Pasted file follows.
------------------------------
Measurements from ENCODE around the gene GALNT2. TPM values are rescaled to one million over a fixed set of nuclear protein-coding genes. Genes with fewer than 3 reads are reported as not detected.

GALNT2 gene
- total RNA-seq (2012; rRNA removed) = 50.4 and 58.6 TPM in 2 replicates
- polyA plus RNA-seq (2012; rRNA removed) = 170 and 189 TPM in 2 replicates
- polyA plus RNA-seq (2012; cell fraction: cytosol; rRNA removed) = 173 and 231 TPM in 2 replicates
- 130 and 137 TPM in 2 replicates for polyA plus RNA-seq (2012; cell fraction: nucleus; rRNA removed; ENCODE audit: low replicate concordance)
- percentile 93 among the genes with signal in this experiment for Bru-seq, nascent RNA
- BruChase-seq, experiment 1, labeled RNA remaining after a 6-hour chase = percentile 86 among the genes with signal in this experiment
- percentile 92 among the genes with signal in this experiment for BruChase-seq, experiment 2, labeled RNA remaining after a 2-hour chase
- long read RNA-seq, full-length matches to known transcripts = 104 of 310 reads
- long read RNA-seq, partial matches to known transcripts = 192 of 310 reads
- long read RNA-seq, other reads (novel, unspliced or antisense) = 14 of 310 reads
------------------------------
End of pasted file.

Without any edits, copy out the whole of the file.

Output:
Measurements from ENCODE around the gene GALNT2. TPM values are rescaled to one million over a fixed set of nuclear protein-coding genes. Genes with fewer than 3 reads are reported as not detected.

GALNT2 gene
- total RNA-seq (2012; rRNA removed) = 50.4 and 58.6 TPM in 2 replicates
- polyA plus RNA-seq (2012; rRNA removed) = 170 and 189 TPM in 2 replicates
- polyA plus RNA-seq (2012; cell fraction: cytosol; rRNA removed) = 173 and 231 TPM in 2 replicates
- 130 and 137 TPM in 2 replicates for polyA plus RNA-seq (2012; cell fraction: nucleus; rRNA removed; ENCODE audit: low replicate concordance)
- percentile 93 among the genes with signal in this experiment for Bru-seq, nascent RNA
- BruChase-seq, experiment 1, labeled RNA remaining after a 6-hour chase = percentile 86 among the genes with signal in this experiment
- percentile 92 among the genes with signal in this experiment for BruChase-seq, experiment 2, labeled RNA remaining after a 2-hour chase
- long read RNA-seq, full-length matches to known transcripts = 104 of 310 reads
- long read RNA-seq, partial matches to known transcripts = 192 of 310 reads
- long read RNA-seq, other reads (novel, unspliced or antisense) = 14 of 310 reads